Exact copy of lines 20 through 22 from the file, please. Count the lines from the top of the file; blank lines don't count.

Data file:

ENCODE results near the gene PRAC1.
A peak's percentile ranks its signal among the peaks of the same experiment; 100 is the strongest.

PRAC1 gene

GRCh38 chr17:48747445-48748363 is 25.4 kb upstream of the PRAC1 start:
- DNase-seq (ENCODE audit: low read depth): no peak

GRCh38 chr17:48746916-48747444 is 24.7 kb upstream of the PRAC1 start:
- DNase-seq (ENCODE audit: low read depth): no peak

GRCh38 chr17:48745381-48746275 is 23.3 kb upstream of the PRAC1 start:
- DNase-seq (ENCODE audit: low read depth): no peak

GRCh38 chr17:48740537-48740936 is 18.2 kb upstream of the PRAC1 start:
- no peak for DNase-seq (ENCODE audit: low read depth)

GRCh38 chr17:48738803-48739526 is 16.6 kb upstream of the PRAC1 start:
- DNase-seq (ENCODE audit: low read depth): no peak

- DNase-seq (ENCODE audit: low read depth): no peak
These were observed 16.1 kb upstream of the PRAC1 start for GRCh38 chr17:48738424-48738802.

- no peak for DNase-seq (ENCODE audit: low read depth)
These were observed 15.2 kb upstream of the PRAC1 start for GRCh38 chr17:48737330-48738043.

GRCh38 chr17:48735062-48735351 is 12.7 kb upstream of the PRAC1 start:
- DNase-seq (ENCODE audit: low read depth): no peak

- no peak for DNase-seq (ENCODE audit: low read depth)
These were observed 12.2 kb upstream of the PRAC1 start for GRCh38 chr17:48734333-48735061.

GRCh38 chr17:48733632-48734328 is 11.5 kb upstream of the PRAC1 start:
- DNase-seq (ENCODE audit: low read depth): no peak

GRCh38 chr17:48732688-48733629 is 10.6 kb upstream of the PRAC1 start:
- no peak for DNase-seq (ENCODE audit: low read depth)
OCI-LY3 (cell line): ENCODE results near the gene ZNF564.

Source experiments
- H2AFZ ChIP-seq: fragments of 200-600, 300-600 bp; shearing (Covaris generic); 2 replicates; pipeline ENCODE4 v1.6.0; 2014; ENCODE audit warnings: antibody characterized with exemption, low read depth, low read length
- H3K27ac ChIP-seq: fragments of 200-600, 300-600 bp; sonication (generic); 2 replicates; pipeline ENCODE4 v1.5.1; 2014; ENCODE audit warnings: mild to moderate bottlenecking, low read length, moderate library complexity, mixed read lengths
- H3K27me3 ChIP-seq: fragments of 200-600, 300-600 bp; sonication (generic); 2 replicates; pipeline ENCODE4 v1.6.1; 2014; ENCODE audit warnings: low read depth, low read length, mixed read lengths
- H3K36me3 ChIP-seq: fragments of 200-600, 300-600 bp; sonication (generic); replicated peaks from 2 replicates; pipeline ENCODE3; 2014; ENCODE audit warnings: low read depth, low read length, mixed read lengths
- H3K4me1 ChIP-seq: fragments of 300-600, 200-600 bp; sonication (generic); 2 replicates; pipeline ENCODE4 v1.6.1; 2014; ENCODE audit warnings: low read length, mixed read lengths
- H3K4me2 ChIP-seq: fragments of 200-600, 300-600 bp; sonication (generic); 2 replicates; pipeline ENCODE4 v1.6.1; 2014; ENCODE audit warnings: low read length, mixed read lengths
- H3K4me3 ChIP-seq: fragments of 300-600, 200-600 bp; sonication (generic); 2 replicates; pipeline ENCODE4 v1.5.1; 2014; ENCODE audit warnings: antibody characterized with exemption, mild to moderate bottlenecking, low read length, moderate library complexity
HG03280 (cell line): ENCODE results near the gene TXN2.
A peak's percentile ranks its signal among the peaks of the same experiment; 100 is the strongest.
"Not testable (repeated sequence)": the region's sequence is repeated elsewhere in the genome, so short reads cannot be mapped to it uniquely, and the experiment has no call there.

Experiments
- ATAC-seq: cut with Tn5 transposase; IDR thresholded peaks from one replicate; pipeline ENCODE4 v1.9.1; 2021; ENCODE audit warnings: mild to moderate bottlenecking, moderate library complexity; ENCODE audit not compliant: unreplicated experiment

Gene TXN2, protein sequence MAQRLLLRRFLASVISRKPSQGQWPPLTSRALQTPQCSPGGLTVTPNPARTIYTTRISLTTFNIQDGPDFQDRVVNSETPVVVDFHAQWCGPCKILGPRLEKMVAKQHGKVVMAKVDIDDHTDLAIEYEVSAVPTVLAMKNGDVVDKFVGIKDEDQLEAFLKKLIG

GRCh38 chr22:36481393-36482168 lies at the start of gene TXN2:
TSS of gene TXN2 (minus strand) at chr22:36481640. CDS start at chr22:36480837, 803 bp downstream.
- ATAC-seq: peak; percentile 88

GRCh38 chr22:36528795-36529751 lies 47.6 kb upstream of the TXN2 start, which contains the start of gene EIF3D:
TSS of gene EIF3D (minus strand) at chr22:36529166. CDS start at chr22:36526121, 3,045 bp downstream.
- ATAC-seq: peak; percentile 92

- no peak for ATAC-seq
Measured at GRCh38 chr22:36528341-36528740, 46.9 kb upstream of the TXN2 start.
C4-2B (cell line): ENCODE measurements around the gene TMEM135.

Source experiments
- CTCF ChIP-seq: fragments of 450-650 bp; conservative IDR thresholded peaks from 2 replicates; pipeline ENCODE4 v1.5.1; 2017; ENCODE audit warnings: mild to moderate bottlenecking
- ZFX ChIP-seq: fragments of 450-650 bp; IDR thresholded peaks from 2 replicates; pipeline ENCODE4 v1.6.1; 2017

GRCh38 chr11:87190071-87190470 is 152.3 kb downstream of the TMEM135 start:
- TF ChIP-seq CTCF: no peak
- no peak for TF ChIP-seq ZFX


- no peak for DNase-seq (ENCODE audit: low read depth)
These were observed 12.2 kb upstream of the PRAC1 start for GRCh38 chr17:48734333-48735061.

GRCh38 chr17:48733632-48734328 is 11.5 kb upstream of the PRAC1 start: